Refugees United Soccer Academy
A place for refugee girls and boys to learn about teamwork, leadership, and peacebuilding, all while improving soccer skills.
The Refugees United Soccer Academy is a place for refugee girls and boys ages 6 to 13 to learn about teamwork, leadership, and peacebuilding, all while improving soccer skills.
It offers children, whose families have been displaced by extreme violence, a safe space to play, heal, and be empowered. iACT trains and employs two male and two female refugees to serve as the leaders and coaches of each Academy. The Academy also serves as a way to connect refugee children and youth with soccer players and clubs across the U.S. and globally.
Refugees United Soccer Academy – Darfur (RUSA – Darfur) was born from the Darfur United Men’s Team after their first appearance in the Viva World Football Cup in Iraqi Kurdistan in 2012.
Building on the need for programs that address trauma and promote education, health, peacebuilding, and social integration, iACT works directly with refugees to develop and implement the Academy. For six days a week, four coaches—two refugee men and two refugee women—lead children in mindfulness exercises, warm-ups, skills and drills activities, scrimmages, and team-building exercises. Ultimately, their goal is to provide a safe place for refugee children to learn soccer, lead, play, grow, and be children.
RUSA-Darfur Academies in Chad
academies in all camps by 2017
Darfuri RUSA Coaches
current capacity at the academies
"Football, to me, is everything. Football is support. Football is health. It means relationships and it means peace.” -- Coach Suliman
Coach Souliman is 32 years old, and was the captain of the original 2012 Darfur United Men's Team (DU) that traveled to Iraq. He returned to his camp with pride, energy, and the determination to share the skills he had learned through DU with the children of his camp. As DU Head Coach Mark Hodson describes, Souliman was "born to lead. He is a lion-hearted individual who bleeds the green and white [colors of DU]. He will never let you down on or off the field, and will give his all to represent for his people….We need more Soulimans in this world!"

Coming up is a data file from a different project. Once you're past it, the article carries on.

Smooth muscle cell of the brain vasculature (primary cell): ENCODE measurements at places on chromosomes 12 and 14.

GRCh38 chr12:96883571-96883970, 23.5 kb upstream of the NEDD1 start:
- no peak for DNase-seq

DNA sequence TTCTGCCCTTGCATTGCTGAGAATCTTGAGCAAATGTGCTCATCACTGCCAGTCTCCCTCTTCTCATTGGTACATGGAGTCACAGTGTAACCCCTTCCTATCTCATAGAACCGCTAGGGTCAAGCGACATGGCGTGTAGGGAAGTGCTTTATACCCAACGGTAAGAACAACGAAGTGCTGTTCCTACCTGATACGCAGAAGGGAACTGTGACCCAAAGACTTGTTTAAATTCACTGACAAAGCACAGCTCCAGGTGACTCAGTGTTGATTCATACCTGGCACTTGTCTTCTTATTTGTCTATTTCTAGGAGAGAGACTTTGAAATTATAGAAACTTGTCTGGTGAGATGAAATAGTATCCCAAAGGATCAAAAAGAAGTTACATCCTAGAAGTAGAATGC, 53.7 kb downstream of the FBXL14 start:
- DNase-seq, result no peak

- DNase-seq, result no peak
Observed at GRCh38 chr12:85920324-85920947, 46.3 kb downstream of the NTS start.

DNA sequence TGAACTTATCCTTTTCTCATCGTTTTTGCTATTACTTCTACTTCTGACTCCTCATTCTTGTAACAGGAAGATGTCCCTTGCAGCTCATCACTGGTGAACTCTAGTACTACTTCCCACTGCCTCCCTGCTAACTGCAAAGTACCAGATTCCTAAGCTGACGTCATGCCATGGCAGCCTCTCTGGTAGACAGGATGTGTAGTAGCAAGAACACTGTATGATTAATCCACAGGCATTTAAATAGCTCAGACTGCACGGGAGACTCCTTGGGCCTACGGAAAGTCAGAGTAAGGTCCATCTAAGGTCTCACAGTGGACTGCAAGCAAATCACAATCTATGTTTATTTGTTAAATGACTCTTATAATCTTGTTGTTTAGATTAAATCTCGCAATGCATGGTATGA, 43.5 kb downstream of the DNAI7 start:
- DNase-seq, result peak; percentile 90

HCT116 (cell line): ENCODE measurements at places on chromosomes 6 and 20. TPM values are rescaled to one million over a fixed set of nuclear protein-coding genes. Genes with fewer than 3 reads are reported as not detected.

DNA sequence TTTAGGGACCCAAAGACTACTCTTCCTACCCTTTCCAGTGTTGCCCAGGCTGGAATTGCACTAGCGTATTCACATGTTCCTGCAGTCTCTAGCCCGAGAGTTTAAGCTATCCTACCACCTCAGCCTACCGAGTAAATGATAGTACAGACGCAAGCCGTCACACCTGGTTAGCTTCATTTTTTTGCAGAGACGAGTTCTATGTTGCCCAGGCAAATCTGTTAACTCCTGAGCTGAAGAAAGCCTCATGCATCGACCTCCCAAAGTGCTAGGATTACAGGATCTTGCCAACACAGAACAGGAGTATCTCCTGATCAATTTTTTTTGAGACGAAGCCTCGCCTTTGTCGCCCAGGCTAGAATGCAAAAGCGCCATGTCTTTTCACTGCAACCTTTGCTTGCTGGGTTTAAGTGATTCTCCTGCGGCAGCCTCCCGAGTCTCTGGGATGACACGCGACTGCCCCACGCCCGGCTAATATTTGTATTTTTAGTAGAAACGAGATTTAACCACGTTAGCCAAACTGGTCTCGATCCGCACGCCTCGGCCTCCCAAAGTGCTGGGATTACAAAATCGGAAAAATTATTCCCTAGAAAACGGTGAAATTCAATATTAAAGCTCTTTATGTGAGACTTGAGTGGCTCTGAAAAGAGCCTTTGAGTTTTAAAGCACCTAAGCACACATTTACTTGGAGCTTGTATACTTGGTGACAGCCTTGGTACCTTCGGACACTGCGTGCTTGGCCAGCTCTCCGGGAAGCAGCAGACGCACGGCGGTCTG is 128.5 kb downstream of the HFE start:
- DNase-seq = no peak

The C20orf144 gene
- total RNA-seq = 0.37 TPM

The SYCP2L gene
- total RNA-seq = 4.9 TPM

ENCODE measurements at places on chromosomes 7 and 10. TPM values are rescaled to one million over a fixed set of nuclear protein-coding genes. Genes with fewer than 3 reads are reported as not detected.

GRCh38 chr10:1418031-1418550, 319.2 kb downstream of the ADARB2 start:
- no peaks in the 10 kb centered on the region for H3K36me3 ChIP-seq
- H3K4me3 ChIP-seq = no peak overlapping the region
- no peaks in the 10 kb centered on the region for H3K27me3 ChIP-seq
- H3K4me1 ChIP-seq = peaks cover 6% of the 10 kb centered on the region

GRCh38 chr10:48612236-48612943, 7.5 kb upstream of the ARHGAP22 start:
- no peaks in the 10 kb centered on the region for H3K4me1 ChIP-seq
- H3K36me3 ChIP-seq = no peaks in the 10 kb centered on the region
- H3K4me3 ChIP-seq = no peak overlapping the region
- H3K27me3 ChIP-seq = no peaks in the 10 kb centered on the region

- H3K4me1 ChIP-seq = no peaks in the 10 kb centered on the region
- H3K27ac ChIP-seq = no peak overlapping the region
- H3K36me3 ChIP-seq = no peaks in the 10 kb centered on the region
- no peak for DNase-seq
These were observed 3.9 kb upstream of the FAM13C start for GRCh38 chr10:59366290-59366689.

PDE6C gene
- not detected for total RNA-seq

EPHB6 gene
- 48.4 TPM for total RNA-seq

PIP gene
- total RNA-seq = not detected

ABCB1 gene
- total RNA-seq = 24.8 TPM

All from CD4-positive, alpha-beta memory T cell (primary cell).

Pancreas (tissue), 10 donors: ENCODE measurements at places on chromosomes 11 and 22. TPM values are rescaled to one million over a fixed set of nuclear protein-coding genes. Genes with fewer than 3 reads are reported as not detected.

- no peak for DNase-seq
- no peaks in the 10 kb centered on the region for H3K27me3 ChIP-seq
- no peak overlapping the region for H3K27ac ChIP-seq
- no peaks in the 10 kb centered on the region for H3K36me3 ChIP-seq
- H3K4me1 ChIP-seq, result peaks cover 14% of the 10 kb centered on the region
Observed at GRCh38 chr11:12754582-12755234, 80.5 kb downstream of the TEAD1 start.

Souliman works alongside coaches Issag, Sadiya, and Thouhilia to manage the program on and off the field. The coaches make sure to visit the schools regularly and communicate with teachers. They’re even present in players’ home-lives. When it comes to managing major conflicts and fighting, the group has created its own response. Following any major incident, the coaches head home with the kids after practice to sit with them and their parents to explain that the behavior is not okay.
Coach Souliman says, “I feel so good, and know that I will become a leader in Goz Amer. I hope to travel to other camps one day and help train new coaches."
If you had to give it a number, what percentage of your daily life activities do you have control over? For a group of Burundian refugees living in Nduta camp in northwest Tanzania, that number is 20%. It is an overwhelmingly low number. They do not have control over...
“In this training we learned so many things that will contribute to changing our community.” — Hawa Diana and the other 14 men and women who completed their first Little Ripples teacher training with iACT today spoke to the importance of peace for their community. As...
Central African Republic
Refugees United Soccer Academy – Central African Republic (RUSA – Central African Republic) opened in June 2016 in refugee site Gado. Gado is barely twenty kilometers away from the border between Cameroon and Central African Republic (CAR).
The site is on the Cameroon side, with the refugees coming from CAR. Most of them arrived in 2014, escaping brutal mass violence that continues to tear apart their small nation. iACT employs four coaches, two men and two women, all of whom are refugees. The coaches, Stanislas, Gislaine, Rachidatou, and Haron, are role models for the players and create spaces that are peaceful and joyous for the children of Gado.
children ages 6-13 are registered
of Academy players are girls
sites make up refugee camp Gado
CAR refugees live in Gado
Sponsor Play, Give Hope
A donation of just $10 sponsors one year of play for one refugee boy or girl, and helps i-ACT train and employ more coaches, deliver more soccer equipment, organize in-camp tournaments.
Ghislaine is 23 years old and lives with and cares for her young daughter and her little brother. She has been living in Gado for one year and seven months. In Bangui, before the conflict, she was just beginning her last year of technical high school. In Gado, she has worked for CARE and Plan International, visiting homes to raise awareness among parents of the importance of education. What Ghislaine was most excited to tell us about was her love of sports. She previously practiced karate and formed a women’s soccer team. She is passionate about children and has organized games with girls living in the local host community.
Ghilslaine caught iACT's attention with her soccer skills, but it was her natural leadership qualities and focus that made her stand out during as the right choice for a RUSA coach. Ghilslaine dynamic young woman who can help mobilize others in her community.